An evaluation methodology to assess the accuracy of a tracking system in the case of horse races description and experimental validation
All sorts of positioning systems exist and there is a growing demand nowadays in order to provide users with additional data in many activities. Horse racing is no exception and the PMU (Paris Mutuel Urbain) is in charge of driving the project concerning the deployment of a tracking system. PMU is Europe’s largest betting operator. It is an Economic Interest Grouping (EIG), whose mission is to finance the French horse racing industry. The specifications of the tracking system to be implemented are quite tough: an accuracy of positioning of 25 cm for more than 98% of the time during races for all the horses. A call for proposals has been issued and a few competitors have been hired in order to demonstrate the real performances of their system in a so-called “pilot” phase. The problem we now have is how to evaluate the real accuracy of the system in real conditions, i.e., during “simulated races.” Additional aspects are also of uppermost importance, such as the latency and the way data are displayed, but the present paper will only focus on the evaluation methodology used for the positioning accuracy assessment. An incremental validation approach was set up in order to allow the competitors to gradually improve their solutions, from the “easiest” tests (with cars) to the “most difficult” ones on horses during simulated races. Note that all competitors proposed a GNSS (Global Navigation Satellite System)-based solution using an RTK (Real-Time Kinematic) approach.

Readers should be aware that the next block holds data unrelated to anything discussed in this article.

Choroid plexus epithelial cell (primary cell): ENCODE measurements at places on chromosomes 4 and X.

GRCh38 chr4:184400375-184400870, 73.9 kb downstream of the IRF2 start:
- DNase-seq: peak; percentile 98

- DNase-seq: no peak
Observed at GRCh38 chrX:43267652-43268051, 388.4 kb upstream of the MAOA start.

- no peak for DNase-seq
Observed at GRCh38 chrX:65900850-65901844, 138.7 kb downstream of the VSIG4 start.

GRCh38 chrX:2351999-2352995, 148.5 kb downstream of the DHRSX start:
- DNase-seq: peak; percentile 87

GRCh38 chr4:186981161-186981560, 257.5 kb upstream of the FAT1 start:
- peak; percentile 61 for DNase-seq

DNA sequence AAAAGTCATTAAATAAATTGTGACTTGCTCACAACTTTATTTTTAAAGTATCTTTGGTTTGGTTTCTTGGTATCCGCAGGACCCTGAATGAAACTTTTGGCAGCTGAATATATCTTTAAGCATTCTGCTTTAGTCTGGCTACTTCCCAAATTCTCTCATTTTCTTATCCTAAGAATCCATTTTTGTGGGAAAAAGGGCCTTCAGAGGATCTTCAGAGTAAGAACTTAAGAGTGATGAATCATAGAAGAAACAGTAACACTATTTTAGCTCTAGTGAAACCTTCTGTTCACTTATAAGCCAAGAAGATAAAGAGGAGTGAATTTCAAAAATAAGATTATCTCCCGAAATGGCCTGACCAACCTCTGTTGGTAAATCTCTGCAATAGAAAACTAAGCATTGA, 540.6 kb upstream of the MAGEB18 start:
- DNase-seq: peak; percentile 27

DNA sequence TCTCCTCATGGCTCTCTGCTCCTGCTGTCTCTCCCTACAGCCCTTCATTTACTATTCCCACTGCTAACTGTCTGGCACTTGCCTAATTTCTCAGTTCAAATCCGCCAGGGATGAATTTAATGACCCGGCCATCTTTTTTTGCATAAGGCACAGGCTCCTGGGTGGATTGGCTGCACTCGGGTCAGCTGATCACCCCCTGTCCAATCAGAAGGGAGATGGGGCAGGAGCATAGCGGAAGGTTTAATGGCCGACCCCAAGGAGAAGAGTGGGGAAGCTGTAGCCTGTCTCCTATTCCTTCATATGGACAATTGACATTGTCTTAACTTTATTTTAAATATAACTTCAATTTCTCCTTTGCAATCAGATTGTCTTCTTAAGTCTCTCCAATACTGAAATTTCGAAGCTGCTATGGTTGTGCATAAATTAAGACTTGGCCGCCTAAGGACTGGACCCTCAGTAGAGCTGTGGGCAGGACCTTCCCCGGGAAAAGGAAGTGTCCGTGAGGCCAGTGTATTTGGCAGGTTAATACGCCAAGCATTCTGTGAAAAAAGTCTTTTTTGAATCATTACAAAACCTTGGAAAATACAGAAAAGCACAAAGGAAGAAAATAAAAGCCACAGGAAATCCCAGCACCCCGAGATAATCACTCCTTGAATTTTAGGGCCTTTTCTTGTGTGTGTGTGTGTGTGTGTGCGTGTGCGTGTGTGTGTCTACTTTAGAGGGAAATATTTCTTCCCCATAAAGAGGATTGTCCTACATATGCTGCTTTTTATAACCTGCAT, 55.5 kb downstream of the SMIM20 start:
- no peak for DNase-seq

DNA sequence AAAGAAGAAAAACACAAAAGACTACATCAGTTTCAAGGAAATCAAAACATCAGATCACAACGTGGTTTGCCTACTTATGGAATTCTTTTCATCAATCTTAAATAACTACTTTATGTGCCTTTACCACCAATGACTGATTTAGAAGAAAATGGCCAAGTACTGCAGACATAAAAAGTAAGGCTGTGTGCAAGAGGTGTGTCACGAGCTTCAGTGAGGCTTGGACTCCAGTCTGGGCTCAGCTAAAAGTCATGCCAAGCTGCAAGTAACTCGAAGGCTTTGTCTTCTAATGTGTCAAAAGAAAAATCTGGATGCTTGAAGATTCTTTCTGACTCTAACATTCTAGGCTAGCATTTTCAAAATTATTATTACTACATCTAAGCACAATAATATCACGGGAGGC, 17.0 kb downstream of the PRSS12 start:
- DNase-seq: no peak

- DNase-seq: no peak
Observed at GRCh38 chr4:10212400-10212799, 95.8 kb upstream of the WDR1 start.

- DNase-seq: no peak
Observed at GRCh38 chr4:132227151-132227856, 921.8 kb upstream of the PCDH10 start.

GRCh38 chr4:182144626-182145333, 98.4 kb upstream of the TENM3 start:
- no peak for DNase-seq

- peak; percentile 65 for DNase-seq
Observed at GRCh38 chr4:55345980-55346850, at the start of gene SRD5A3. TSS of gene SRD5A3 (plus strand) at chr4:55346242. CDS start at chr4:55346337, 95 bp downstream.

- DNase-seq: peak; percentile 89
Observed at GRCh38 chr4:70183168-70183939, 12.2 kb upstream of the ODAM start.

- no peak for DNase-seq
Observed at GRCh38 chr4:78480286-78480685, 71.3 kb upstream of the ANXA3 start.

KeywordsHorse races Tracking system Accuracy evaluation Methodology
We want to thank Charleine Potin and Hicham Biar from Trimble/Spectra Precision for their help and support in optimizing the use of the reference receivers, PM800 and SP80. We would also like to thank Olivier Louit from Deauville race track and Paul Chambon from the TERIA network for their valuable support and availability. Last but not least, we are grateful to J.M. Denoix for the very valuable discussion concerning the dynamics of horses.
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